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Issue 3.2 | June 1999
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The $64,000 question: How are we going to remove all landmines in ten years?

Thorsten Peter, of Flensburger Fahrzeugbau Gesellscaft, manufacturers of the MINEBREAKER 2000 offers insight into the challenges of mechanical landmine clearance.

" Humanitarian demining has to be accelerated. We can't go on at the pace we are presently going. It will simply take too long." -Mr. Thorsten Peter.

By Margaret S. Busé

Political and economic considerations have played into landmine clearance and many would argue, get in the way of effective landmine clearance, regardless of the type of clearance method employed. Thorsten Peter feels the political call to have all mines eradicated in ten years, while sound in its principle, will be impossible in actuality. "Following a still existing United Nations statistic, it will take us 1100 years to clear all presently laid landmines at the speed landmine removal currently operates in, that is if no new ones are laid," states Peter.

" Manual mine clearance is labor intensive and painstakingly slow. Without machines we won't solve the problem. We can't look for a silver bullet. We have to use the toolbox approach. Mechanical clearance is one tool in the toolbox." Peter feels that you have to decide what the best tool is for the job. Sometimes, you may know what the best tool is, but you may not be able to have access to it. "The problem with mechanical clearance is that in many cases it is appropriate, but there is no money for it."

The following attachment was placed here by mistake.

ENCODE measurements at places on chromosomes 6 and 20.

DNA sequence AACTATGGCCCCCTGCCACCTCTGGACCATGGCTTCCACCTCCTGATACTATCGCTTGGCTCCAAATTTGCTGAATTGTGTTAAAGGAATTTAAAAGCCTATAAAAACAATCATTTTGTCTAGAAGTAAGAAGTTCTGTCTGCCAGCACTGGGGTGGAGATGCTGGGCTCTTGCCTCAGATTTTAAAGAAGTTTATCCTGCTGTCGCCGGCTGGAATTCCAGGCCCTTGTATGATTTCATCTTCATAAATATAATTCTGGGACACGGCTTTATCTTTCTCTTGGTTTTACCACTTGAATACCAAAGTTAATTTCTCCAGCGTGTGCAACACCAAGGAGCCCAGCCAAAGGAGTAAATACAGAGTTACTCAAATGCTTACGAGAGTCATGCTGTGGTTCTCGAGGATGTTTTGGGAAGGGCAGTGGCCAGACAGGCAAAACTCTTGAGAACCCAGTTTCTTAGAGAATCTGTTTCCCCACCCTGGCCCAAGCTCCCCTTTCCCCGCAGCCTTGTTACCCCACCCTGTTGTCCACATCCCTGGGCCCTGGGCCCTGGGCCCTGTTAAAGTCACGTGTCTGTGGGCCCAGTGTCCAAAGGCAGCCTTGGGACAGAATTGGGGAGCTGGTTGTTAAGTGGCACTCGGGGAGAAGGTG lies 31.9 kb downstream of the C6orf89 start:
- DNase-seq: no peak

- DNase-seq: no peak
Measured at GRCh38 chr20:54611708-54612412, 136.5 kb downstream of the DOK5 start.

"But, mechanical equipment is appropriate regardless of cost. Without machines we won't solve this deadly problem. Regardless of what type of clearance and detection method is used, dogs, GPR, manual or mechanical, the total budget for demining has to be increased across the board," states Peter.

Understanding that equipment is costly and taking methods to reduce costs can result in manufacturers not being able to supply efficient removal. Low cost will not equal greater efficiency, it may, in fact, hamper it.

"It will cost 33 billion dollars to clear all mines right now if no new ones are laid." Peter feels that politicians and policy makers are not taking into account the practical considerations of removing landmines. He feels they set the policy, but those policy makers do not respond with the financial or practical needs necessary to solve the problems.

Ninety-nine point six (99.6) percent mine free is a policy that Peter feels needs clarification. "Landmine clearance is a dynamic process. We need a qualified, quality assurance system to determine and evaluate what is left by the machines. No one is asking the people of the area how they feel, and what the land will be used for after it is clear. Will it be a playground? Farmland? At the end of the day it makes a difference. The people have to have input as to what will be acceptable for them."

FFG has developed, at its own expense, a prototype for mechanical humanitarian demining applications, the MINEBREAKER 2000. After extensive first trials, the system was successfully deployed in Bosnia and Herzegovina between November 1997 and June 1998 under the framework of a field test under realistic conditions. During this time more than 330,000 m2 containing some 600 anti-personnel as well as anti-tank mines were cleared. The findings from the trials and field test have been incorporated into the first series-produced model MINEBREAKER 200/2.

Thorsten Peter's report in the Profiles section of this Journal summarizes conditions for mechanical mine clearance, the MINBREAKER 2000, field test results, and conclusions for mechanically assisted demining.